Living with Chronic Fatigue Syndrome
One Patient's Story
By Angela Generoso
Reviewed by William Shiel, MD, FACP, FACR
At 21 years of age, Sarah Jones* felt like she was falling apart.
Once an energetic cheerleader and member of a professional dance team, full of energy and life, Jones gradually found herself bedridden and unable to work. As time went on she became more confused as to why she was feeling constantly tired.
Then one day a friend of hers, who was a nurse, asked if she had ever heard of chronic fatigue syndrome (CFS), also known as systemic exertion intolerance disease (SEID).
"My doctor back then didn't believe in chronic fatigue syndrome," Jones says. "It was still up in the air; people didn't believe it existed. I think it's better now, but back then it wasn't."
Jones found herself undergoing a series of tests, and when they were finished, she was diagnosed with chronic fatigue syndrome, a disease which inhibits people from performing everyday activities due to severe tiredness. Although the cause of chronic fatigue syndrome is still unknown, doctors can diagnose it by ruling out other possible causes of fatigue.
"There was a sense of relief because finally there was a reason for all I was experiencing," Jones says. "People would constantly ask what was wrong with me, and I felt like I was going crazy. I never guessed it could be one particular illness that could be causing it all."
Jones started on a long journey of medical tests in an effort to get better. She went through years of disappointment, having MRIs taken, going through blood tests and a thyroid test, and was put on a series of different medications and herbs. She put time, money and effort into seeing naturalists, visited mainstream doctors, and went through a series of allergy injections in an effort to find an answer.
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"My diet just became more and more limited," Jones says. "I was basically eating meat and salad, wheat-free pasta, and wheat-free, milk free cookies. My diet was very, very plain."
Chronic fatigue syndrome symptoms
"I have constant dizziness," Jones says. "When I look at things, everything is always moving."
Jones sometimes has dizzy spells that are worse than others where she feels off balance and has to grab onto something. Her symptoms are sporadic in that she often can go a few days without feeling severely dizzy, but then experiences several dizzy spells in a short amount of time.
"With chronic fatigue syndrome symptoms come and go," Jones says. "I also have muscle aches, headaches, sore throats, and TMJ to name a few," she said. "I sleep with a night guard to help prevent my jaw from locking while I sleep, although it still happens from time to time. My teeth will ache, and I even went a whole year unable to chew on one side of my mouth."
Another symptom of chronic fatigue syndrome that plagues Jones is sleep disturbance. She often wakes up during the night for no reason on an average of 15 to 20 times and can remain awake for hours at a time. She underwent a sleep study to find out the cause, but was unable to come up with an answer. It still takes her at least an hour to fall asleep at night.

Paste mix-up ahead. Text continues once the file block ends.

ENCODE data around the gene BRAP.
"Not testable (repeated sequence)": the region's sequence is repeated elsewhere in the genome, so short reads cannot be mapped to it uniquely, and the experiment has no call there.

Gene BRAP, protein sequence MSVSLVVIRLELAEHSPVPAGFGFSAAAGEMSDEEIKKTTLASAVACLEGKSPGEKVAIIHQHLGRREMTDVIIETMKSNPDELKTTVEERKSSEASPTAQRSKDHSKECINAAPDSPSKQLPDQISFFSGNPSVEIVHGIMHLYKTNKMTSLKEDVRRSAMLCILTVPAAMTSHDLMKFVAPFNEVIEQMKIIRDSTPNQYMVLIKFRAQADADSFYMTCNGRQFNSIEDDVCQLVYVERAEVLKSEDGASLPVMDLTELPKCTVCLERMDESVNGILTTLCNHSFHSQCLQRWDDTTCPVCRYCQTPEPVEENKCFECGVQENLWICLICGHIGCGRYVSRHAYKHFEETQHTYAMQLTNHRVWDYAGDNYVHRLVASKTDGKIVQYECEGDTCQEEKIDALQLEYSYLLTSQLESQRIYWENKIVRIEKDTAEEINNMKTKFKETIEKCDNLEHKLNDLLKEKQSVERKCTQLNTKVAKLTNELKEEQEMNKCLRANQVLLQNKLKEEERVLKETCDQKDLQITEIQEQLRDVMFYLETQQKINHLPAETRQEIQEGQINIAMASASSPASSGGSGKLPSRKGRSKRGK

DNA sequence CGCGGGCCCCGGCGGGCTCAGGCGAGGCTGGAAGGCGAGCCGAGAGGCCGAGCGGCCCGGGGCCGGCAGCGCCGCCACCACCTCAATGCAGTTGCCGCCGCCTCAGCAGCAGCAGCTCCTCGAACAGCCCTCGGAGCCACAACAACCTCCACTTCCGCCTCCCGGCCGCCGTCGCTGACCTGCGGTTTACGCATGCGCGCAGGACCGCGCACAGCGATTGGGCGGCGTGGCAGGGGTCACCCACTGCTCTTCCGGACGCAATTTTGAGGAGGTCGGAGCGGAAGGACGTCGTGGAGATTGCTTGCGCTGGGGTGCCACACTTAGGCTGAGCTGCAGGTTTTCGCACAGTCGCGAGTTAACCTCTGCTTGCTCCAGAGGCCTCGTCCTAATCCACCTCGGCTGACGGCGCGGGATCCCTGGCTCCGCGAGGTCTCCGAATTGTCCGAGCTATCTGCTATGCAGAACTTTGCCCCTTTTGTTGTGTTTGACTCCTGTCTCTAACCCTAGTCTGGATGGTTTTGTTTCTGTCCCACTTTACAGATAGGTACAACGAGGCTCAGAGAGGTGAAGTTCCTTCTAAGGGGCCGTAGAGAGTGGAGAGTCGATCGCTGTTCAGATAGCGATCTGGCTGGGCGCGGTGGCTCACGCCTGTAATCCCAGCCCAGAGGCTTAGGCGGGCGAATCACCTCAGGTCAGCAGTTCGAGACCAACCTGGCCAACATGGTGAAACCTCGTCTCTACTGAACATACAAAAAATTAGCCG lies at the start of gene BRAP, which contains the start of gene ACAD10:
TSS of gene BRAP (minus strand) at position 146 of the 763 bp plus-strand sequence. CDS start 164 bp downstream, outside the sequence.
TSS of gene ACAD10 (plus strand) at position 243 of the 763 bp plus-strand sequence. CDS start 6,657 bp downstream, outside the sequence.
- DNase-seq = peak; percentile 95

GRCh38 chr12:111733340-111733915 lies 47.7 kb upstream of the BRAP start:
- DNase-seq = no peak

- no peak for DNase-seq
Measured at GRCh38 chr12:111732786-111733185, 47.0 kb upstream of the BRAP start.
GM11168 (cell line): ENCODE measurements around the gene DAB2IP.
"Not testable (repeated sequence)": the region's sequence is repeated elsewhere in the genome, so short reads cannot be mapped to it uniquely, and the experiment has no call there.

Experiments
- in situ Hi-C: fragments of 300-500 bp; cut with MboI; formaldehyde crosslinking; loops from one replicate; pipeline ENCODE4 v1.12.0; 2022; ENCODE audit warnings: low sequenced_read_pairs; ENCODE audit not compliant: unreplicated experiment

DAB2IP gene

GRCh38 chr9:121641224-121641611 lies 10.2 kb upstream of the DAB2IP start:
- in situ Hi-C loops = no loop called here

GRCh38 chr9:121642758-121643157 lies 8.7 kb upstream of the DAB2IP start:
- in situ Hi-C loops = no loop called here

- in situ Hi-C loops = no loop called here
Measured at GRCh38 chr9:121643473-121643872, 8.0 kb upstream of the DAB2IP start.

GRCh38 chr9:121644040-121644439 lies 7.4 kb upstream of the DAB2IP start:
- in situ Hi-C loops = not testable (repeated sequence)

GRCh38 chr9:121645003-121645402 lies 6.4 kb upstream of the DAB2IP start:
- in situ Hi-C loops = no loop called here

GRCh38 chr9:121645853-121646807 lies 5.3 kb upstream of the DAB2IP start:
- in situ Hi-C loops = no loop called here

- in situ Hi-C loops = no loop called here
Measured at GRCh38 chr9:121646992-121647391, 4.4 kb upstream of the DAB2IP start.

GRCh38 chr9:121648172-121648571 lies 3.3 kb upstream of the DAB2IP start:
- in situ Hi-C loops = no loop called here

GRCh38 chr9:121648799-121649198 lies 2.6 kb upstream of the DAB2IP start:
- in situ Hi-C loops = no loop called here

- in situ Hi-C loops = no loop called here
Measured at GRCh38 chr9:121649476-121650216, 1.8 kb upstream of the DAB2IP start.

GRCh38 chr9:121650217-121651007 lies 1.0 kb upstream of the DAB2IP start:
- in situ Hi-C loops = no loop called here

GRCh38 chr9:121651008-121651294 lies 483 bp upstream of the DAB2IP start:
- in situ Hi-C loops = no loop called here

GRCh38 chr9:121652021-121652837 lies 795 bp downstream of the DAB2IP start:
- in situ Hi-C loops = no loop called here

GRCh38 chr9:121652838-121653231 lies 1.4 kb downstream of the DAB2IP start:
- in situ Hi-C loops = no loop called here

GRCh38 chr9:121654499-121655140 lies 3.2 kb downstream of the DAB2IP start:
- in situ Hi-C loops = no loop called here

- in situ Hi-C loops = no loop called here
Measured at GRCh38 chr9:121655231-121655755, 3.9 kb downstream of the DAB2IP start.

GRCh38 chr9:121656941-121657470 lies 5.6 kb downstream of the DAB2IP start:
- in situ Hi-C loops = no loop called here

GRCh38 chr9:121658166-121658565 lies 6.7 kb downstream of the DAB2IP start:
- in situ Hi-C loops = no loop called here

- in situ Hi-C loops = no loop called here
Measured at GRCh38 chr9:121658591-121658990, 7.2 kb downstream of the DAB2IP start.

Yet, above all, her strongest and most constant symptoms are her fatigue and dizziness.
"The fatigue I experience isn't just 'being tired,' she explains. "Every fiber of my being feels sick from fatigue."
Since Jones was too fatigued to work, she had to move back with her parents while going through the fight for social security and the wait for housing. It wasn't until 2000, at age 28, that she was able to finally live on her own for the first time since she was 21.
"That was a great feeling, to have my own place," Jones says.
Jones says one of the hardest parts of her condition was the amount of people who didn't believe she was actually sick.
"There were so many skeptics," she says. "I was not only fighting to feel better, I was constantly having to justify being sick to others because so many people didn't understand. Others view people with chronic fatigue syndrome as unmotivated and lazy."
Treatment of chronic fatigue syndrome
Jones grew tired of putting hope into new doctors and new techniques to only be disappointed. After numerous attempts with different medications and diets, she decided that taking no medication and small, well-balanced foods was the best choice for her. Her relationship with God, an understanding husband, and a daily nap is how she gets through the day.
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"It helped me to just accept what it is and live with it," Jones says. "I try to live each day to the fullest and not get so caught up in being sick. It's important for me not to dwell on it."
Today Jones is happily married with two children, which is something that she never thought would be possible with her condition. She says her strong Christian faith is what has made the most difference in her life.
"I really try not to think about the illness itself and how much it has changed my life or that I'll never be better," Jones says. "Some days I'm not able to do as much and some days I'm able to do more. There is life with chronic fatigue syndrome. It may be different and more difficult than originally planned, but it still can be a full, beautiful life."
*Name has been changed.
Editor's Note: Although no cure for chronic fatigue syndrome exists today there is still hope for future research and development. Researchers have been working to find a cure since it was officially accepted as a disease in 1988.
For additional information on chronic fatigue syndrome tune into the chronic fatigue syndrome podcast on MedicineNet.com: Chronic Fatigue Syndrome: Symptoms and Struggle
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